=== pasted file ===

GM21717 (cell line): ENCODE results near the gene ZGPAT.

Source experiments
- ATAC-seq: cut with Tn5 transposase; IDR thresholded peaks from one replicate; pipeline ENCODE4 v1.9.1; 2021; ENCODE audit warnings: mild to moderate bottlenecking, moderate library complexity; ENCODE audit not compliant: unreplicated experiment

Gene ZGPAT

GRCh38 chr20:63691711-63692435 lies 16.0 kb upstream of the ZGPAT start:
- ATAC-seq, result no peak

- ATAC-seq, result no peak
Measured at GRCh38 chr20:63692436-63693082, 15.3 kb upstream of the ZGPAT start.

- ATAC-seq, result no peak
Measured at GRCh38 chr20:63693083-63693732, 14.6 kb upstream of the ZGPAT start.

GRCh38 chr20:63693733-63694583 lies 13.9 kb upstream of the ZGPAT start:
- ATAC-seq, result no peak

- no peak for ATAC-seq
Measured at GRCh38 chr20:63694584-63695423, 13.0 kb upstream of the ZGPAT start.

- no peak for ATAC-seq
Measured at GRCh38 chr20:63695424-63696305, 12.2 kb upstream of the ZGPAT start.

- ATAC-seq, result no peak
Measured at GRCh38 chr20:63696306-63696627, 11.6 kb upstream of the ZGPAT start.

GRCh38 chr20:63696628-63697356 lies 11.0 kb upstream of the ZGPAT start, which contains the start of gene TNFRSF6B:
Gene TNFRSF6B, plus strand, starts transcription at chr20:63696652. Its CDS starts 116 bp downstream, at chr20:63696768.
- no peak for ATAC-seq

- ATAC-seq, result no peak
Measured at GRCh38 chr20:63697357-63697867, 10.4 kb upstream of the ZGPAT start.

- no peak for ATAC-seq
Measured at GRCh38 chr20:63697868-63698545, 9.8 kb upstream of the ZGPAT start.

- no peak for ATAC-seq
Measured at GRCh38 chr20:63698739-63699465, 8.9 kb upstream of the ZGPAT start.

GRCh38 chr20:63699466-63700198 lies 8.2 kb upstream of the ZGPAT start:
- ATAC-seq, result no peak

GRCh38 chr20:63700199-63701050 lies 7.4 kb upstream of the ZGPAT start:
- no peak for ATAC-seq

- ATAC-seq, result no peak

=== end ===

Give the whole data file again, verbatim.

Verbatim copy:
GM21717 (cell line): ENCODE results near the gene ZGPAT.

Source experiments
- ATAC-seq: cut with Tn5 transposase; IDR thresholded peaks from one replicate; pipeline ENCODE4 v1.9.1; 2021; ENCODE audit warnings: mild to moderate bottlenecking, moderate library complexity; ENCODE audit not compliant: unreplicated experiment

Gene ZGPAT

GRCh38 chr20:63691711-63692435 lies 16.0 kb upstream of the ZGPAT start:
- ATAC-seq, result no peak

- ATAC-seq, result no peak
Measured at GRCh38 chr20:63692436-63693082, 15.3 kb upstream of the ZGPAT start.

- ATAC-seq, result no peak
Measured at GRCh38 chr20:63693083-63693732, 14.6 kb upstream of the ZGPAT start.

GRCh38 chr20:63693733-63694583 lies 13.9 kb upstream of the ZGPAT start:
- ATAC-seq, result no peak

- no peak for ATAC-seq
Measured at GRCh38 chr20:63694584-63695423, 13.0 kb upstream of the ZGPAT start.

- no peak for ATAC-seq
Measured at GRCh38 chr20:63695424-63696305, 12.2 kb upstream of the ZGPAT start.

- ATAC-seq, result no peak
Measured at GRCh38 chr20:63696306-63696627, 11.6 kb upstream of the ZGPAT start.

GRCh38 chr20:63696628-63697356 lies 11.0 kb upstream of the ZGPAT start, which contains the start of gene TNFRSF6B:
Gene TNFRSF6B, plus strand, starts transcription at chr20:63696652. Its CDS starts 116 bp downstream, at chr20:63696768.
- no peak for ATAC-seq

- ATAC-seq, result no peak
Measured at GRCh38 chr20:63697357-63697867, 10.4 kb upstream of the ZGPAT start.

- no peak for ATAC-seq
Measured at GRCh38 chr20:63697868-63698545, 9.8 kb upstream of the ZGPAT start.

- no peak for ATAC-seq
Measured at GRCh38 chr20:63698739-63699465, 8.9 kb upstream of the ZGPAT start.

GRCh38 chr20:63699466-63700198 lies 8.2 kb upstream of the ZGPAT start:
- ATAC-seq, result no peak

GRCh38 chr20:63700199-63701050 lies 7.4 kb upstream of the ZGPAT start:
- no peak for ATAC-seq

- ATAC-seq, result no peak